on March 1, 2008 by in Uncategorized, Comments (0)

Clemson Mayor says landscape of city ‘excellent’

Click on the following link to view the “State of Clemson Address”:

“Death, money and accusations”

CLEMSON — Clemson Mayor Larry Abernathy told the audience of more than 300 gathered at the Ramada Inn Friday for the annual “State of Clemson Address” that the landscape of the city is excellent.

But Abernathy went a little further, conducting an imaginary slicing of that landscape in order to further examine the layers contained therein. The mayor first took audience members, consisting of area business and political leaders, below ground.

“A lot of city government takes place below the ground,” Abernathy said, adding, “The city of Clemson is in really good shape underground because of the professional staff and their day to day operations and devotion.”

The mayor then transitioned the audience to ground level, adding that roads, curbs and sidewalks are just some examples of the infrastructure improvements that have occurred in the city in recent years.

“Almost all the streets are in pretty good shape,” he said.

Abernathy said ground level in Clemson also displays what the mayor terms as an “almost ugly free zone.” With the nearly $250 million worth of redevelopment that has occurred in recent years, the mayor said the new downtown parking deck, Gateway Park and his namesake Larry W. Abernathy Waterfront Park have replaced ugly predecessors.

“There are no more rusty trailers, no more crack houses — everything you see is pretty,” Abernathy said. “The city and Clemson University are seamless.”

Though the mayor jokingly noted that his son, Ben, would often call him from locations that included the pressbox at Yankee Stadium or Madison Square Garden, Abernathy feels Clemson has some pretty special sites of its own.

During lunch, the mayor said he often takes a sandwich to the Catherine Smith Plaza and sits on one of the benches. He also visits the park named in his honor to converse with individuals on the boardwalk and is a regular attendee of Clemson baseball games at Doug Kingsmore Stadium. The mayor also cited the refurbished Morrison Annex, which already houses the Clemson Child Development Center and The Arts Center and soon will feature an African-American history museum as other city enhancements.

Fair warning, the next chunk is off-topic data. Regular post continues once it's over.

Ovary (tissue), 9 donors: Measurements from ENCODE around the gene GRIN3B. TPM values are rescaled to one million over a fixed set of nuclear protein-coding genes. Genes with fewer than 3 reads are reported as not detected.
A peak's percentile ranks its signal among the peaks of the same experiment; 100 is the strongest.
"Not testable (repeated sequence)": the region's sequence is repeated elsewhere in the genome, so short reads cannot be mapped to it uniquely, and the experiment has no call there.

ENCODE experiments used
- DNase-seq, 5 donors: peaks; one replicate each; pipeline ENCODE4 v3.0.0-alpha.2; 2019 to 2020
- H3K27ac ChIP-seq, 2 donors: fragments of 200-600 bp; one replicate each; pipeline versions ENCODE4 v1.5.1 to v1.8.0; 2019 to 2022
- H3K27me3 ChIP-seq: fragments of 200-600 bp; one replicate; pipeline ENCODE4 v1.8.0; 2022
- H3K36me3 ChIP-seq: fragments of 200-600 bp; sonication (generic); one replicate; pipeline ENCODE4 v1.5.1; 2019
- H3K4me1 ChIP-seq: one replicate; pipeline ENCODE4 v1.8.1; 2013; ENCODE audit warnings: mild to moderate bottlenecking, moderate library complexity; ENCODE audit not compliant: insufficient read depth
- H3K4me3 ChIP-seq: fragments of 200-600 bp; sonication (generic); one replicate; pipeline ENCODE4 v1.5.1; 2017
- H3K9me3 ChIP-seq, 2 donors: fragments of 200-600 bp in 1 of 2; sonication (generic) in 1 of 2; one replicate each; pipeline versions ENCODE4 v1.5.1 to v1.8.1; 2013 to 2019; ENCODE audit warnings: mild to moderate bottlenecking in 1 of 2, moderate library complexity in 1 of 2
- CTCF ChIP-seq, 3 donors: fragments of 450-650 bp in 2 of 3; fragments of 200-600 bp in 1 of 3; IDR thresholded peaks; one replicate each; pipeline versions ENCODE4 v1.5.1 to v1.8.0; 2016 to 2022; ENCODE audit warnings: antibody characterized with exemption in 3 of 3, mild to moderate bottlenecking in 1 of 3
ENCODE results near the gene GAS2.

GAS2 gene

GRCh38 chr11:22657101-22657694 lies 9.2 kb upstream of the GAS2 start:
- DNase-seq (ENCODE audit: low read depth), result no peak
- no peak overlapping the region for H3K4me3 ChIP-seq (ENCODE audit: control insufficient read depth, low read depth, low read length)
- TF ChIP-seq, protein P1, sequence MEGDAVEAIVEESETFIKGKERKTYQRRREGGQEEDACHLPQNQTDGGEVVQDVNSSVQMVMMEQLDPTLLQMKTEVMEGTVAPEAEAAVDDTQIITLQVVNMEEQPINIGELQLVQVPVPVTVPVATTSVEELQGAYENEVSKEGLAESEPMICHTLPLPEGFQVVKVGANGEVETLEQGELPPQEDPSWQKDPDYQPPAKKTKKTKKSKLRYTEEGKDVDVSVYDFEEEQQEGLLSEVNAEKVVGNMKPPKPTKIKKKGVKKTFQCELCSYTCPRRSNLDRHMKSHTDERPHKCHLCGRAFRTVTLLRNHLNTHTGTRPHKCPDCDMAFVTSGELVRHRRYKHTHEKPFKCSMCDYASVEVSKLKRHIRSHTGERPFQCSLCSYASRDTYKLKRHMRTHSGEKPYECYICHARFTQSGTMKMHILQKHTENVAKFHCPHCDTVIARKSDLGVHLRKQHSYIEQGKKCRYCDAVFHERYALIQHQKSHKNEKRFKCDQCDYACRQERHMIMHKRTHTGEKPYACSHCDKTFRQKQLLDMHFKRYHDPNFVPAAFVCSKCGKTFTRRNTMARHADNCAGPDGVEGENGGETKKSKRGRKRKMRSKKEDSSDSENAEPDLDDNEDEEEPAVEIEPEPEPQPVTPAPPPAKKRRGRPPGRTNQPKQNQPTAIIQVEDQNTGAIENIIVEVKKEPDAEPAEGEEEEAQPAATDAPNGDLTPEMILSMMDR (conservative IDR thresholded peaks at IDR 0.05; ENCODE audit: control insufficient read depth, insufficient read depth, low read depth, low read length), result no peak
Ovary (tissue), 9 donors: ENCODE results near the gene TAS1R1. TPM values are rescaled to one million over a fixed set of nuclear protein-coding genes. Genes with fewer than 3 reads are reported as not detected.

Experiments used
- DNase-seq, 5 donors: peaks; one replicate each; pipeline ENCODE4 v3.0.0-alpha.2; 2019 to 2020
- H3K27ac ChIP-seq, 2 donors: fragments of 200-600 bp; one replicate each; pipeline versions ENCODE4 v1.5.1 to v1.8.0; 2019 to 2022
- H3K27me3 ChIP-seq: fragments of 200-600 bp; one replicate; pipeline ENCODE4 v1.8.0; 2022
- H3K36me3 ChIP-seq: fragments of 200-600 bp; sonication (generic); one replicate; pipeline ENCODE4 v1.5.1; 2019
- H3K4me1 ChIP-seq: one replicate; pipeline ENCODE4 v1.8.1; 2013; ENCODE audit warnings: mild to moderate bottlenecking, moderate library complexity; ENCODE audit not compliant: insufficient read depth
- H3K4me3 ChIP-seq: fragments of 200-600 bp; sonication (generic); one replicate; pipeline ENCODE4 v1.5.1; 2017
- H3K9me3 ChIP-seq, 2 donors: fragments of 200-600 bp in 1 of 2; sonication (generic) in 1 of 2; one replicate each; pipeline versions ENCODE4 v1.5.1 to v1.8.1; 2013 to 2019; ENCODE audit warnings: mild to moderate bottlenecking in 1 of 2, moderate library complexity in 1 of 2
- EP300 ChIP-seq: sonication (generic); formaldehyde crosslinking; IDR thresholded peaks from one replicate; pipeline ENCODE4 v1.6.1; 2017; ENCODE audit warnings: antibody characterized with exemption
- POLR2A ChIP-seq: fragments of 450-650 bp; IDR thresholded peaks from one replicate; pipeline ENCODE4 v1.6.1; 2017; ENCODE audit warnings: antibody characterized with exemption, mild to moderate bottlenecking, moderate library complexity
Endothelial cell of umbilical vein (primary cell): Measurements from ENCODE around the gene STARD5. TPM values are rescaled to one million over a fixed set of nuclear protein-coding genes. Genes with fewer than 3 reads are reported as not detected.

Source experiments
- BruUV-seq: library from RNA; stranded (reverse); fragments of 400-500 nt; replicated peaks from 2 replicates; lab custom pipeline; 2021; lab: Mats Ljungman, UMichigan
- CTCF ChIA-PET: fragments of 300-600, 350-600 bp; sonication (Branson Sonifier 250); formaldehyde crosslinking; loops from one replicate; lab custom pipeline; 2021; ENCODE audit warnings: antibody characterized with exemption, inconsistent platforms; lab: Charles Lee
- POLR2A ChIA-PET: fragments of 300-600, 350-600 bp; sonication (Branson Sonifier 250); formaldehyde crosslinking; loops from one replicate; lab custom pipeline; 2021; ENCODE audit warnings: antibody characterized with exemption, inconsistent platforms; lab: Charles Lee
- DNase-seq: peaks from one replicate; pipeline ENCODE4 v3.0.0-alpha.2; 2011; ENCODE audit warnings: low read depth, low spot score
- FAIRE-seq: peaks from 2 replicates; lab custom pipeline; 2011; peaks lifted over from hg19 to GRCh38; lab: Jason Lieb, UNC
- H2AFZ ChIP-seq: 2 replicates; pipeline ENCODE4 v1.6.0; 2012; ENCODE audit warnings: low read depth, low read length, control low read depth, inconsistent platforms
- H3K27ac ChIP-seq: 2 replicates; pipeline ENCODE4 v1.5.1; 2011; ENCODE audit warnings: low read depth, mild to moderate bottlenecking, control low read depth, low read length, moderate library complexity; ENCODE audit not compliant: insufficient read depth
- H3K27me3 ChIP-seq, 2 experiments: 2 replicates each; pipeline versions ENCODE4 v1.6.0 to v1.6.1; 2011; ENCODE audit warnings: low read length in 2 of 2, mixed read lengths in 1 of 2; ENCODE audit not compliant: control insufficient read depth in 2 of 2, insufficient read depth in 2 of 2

But Abernathy said there is another level above ground and that is the sky.

“They’re big and healthy, robust and strong,” he said.

Abernathy said the town-gown relationship between the city and Clemson University is listed in the Top 5 nationally — a ranking he feels is too low.

“I think we do it better than anybody,” Abernathy said, citing the sky as his basis for optimism.

But a piece of the sky — home rule — is one Abernathy fears is being endangered.

“That’s a big piece up there that we have no control over,” Abernathy said of the attack that home rule has come under by some members of the General Assembly. “It grieves me, but, fortunately, we have soldiers like Thomas Alexander and B.R. Skelton who have gone down there (to Columbia) to try and change things.

“I promise you it’s going to get better because we have these (political) soldiers.”

Abernathy said he has no doubts that Clemson and Clemson University can be the best in all areas in which they strive.

“Why not? Why not just go around and be the best?” the mayor said. “I’m game and I hope you are.”